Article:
Hand boning leather holsters
Recently I acquired two holsters, the first being an old Bianchi 3S and the other an Alessi IWB that came with the first.
The boning on the two holsters reminds me that perhaps some have never known how to do hand-boning properly; that is, "full featured" hand boning, including both sides of the holster.
Here's the Bianchi as I received it.
The boning is pretty ordinary, and shows how far the Bianchi company has drifted from its quality principles since my day (I know this example is after my time, because the patented hardware has received a production update). Because the strap didn't reach, and stretching the strap wasn't the complete answer, I remoulded the entire holster:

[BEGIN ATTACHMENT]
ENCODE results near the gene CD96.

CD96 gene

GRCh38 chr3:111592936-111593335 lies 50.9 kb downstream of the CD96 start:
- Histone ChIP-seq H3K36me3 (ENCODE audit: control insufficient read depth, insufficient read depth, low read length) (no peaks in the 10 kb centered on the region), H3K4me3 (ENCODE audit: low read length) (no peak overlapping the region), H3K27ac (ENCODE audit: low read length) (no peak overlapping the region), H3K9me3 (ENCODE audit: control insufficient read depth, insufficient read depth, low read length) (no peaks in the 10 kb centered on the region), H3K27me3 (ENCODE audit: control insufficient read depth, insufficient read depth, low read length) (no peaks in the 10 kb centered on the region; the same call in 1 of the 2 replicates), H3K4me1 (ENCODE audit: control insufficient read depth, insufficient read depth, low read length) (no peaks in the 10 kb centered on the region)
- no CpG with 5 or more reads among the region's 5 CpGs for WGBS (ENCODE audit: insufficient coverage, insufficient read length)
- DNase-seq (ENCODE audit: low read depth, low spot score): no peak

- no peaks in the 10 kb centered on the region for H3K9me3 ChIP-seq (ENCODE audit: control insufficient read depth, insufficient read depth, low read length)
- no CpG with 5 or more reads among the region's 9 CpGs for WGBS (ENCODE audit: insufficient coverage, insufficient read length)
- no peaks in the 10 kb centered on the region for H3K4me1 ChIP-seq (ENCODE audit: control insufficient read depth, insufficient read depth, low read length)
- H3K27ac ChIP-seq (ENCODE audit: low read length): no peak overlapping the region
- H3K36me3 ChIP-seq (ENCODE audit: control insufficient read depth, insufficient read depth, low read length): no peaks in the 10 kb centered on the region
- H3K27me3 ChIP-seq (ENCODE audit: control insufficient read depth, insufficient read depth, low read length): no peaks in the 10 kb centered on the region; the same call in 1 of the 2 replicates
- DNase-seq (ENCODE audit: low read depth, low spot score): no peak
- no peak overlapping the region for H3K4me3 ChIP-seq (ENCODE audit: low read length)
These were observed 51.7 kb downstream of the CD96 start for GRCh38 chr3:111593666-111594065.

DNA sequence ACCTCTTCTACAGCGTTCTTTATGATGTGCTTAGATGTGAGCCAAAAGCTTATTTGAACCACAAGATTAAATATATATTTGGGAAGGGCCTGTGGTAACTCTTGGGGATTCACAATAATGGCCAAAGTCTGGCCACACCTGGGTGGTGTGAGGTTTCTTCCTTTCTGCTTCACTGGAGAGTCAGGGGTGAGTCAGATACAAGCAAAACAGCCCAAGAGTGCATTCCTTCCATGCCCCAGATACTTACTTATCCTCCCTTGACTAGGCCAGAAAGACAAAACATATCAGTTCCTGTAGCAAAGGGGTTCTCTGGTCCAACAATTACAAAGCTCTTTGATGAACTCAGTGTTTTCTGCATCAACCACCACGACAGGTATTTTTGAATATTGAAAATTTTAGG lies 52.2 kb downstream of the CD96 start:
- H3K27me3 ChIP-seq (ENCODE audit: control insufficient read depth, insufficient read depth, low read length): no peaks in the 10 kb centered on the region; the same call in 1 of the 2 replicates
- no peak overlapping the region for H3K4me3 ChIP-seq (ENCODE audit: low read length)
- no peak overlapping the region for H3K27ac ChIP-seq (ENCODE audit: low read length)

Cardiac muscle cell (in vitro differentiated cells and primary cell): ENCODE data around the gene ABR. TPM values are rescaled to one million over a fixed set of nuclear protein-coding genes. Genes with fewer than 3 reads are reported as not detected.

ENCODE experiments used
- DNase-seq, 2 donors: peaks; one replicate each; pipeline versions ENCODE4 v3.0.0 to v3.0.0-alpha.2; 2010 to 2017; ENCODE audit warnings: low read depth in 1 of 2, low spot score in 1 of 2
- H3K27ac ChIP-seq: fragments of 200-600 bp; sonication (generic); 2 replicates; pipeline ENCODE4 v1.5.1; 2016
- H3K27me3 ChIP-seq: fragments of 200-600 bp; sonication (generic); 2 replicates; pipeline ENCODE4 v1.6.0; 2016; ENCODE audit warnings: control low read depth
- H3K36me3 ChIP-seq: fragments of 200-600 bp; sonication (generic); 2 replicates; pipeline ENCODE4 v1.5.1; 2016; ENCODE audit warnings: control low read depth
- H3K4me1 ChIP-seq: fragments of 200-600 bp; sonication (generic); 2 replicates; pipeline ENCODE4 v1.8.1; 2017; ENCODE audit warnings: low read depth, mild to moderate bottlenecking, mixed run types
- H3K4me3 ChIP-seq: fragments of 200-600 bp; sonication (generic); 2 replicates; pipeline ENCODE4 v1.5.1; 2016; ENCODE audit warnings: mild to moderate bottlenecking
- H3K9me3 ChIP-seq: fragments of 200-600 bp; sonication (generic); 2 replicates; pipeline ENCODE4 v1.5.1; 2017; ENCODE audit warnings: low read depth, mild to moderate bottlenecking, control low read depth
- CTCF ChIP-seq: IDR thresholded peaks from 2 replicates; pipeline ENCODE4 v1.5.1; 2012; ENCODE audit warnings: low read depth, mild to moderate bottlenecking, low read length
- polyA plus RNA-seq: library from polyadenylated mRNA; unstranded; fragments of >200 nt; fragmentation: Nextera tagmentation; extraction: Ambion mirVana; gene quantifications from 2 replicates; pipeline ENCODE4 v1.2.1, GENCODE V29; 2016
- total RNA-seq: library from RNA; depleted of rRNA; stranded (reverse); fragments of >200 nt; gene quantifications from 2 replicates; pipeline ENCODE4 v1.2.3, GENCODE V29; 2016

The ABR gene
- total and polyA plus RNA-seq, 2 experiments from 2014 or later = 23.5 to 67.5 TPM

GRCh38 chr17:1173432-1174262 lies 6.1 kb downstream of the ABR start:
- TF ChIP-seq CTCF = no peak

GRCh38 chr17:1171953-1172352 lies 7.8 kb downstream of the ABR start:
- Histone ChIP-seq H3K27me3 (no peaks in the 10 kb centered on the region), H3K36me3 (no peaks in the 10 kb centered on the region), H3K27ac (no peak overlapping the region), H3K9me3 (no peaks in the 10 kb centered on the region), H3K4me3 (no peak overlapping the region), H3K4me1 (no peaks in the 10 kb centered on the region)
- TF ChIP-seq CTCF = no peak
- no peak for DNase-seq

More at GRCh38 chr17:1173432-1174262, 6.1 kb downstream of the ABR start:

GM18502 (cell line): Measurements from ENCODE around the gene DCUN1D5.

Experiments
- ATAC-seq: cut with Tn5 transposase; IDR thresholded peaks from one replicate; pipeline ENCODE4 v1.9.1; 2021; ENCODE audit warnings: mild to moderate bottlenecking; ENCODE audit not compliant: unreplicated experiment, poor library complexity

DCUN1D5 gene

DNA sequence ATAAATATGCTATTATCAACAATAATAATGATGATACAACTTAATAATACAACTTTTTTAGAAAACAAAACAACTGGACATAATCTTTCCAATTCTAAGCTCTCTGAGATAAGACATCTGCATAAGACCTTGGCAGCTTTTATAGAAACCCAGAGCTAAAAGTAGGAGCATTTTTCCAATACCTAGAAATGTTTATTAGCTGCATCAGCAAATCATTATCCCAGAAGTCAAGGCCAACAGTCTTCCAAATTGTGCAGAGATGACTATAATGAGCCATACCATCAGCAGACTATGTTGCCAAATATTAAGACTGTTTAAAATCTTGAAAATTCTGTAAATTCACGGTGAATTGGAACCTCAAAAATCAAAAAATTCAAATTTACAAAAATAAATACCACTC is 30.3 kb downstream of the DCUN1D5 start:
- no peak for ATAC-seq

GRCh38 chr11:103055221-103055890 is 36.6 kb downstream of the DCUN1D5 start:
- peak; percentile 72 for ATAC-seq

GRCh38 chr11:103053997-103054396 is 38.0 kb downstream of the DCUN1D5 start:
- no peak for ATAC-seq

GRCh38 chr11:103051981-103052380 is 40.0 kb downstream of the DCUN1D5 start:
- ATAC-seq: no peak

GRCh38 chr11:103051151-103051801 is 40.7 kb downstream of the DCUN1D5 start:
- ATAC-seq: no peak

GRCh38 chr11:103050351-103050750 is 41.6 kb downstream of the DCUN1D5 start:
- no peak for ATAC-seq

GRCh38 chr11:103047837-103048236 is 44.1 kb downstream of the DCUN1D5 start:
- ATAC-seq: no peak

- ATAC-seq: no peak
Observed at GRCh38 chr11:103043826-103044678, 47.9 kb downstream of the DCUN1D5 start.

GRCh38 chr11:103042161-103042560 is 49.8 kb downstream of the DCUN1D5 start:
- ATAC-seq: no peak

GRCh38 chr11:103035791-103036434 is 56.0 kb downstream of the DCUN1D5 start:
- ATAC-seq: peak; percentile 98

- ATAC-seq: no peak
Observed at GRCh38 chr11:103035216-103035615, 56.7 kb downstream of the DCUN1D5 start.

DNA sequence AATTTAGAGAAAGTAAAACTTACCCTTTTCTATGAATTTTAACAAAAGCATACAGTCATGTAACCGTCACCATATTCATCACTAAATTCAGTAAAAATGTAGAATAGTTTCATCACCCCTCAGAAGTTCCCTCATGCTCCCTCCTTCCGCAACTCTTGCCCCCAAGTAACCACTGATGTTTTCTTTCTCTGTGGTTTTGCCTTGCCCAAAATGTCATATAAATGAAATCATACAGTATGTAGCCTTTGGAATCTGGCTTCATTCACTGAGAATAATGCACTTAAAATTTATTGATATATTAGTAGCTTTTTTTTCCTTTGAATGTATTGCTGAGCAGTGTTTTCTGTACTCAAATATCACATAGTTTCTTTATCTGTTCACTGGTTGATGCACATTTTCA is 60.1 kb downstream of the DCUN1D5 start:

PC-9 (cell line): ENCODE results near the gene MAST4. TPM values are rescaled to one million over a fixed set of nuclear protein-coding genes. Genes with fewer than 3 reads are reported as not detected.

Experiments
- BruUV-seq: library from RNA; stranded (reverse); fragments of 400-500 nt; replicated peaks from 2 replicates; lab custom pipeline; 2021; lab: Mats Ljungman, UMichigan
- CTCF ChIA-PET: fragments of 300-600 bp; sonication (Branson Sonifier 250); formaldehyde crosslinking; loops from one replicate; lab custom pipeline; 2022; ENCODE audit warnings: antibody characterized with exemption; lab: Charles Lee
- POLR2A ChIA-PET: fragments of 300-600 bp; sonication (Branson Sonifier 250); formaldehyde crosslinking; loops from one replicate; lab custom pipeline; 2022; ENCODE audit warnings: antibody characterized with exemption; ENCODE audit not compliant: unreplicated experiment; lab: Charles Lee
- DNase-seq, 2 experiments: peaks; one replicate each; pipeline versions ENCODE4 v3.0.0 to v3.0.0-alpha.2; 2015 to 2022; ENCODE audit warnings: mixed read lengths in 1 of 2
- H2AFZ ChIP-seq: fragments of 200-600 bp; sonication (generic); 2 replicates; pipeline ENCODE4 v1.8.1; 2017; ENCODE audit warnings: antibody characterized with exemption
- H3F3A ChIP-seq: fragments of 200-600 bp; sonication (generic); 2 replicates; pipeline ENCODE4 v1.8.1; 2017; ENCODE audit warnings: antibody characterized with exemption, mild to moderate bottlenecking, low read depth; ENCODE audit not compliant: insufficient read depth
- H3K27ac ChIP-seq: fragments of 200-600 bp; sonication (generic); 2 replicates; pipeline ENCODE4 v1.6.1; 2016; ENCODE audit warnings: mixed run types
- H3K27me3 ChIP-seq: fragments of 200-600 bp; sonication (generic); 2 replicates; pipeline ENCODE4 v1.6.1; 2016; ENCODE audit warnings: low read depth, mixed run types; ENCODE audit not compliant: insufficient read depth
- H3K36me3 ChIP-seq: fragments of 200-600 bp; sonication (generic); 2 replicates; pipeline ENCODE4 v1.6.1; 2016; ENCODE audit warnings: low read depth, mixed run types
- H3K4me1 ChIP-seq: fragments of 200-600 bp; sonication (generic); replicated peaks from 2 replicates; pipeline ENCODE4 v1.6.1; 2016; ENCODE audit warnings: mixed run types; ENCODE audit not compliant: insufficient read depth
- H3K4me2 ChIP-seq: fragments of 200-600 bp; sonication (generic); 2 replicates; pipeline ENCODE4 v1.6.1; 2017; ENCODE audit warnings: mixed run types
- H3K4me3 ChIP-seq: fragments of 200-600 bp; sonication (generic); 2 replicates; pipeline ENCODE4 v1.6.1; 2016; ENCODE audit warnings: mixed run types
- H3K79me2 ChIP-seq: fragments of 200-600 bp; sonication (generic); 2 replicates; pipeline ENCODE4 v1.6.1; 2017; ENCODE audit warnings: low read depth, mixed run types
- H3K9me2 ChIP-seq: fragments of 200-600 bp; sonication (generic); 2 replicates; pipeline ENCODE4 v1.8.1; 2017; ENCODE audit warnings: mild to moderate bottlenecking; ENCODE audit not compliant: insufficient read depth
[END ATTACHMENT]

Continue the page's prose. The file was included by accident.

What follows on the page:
And refinished it:
Surprisingly the premium-brand Alessi had also received only a lick and a promise for boning from its maker:
(I do have the incorrect dummy in it, as the holster is marked for the 4506). The Alessi is rag-like, unlike the Bianchi, because of (1) the leather selection and, you'll be surprised (2) the moulding method.
That's because the BEST methodology to be used for your holster -- the one that will give you a rigid holster to start with, and leave you with one decades later -- has (1) been press moulded (2) full-featured hand boned and (3) force-hot-air dried (not an oven per se).
This method hardens/stiffens the leather. The pressure from the press stiffens the fibres,
the hot air "freezes" them into place.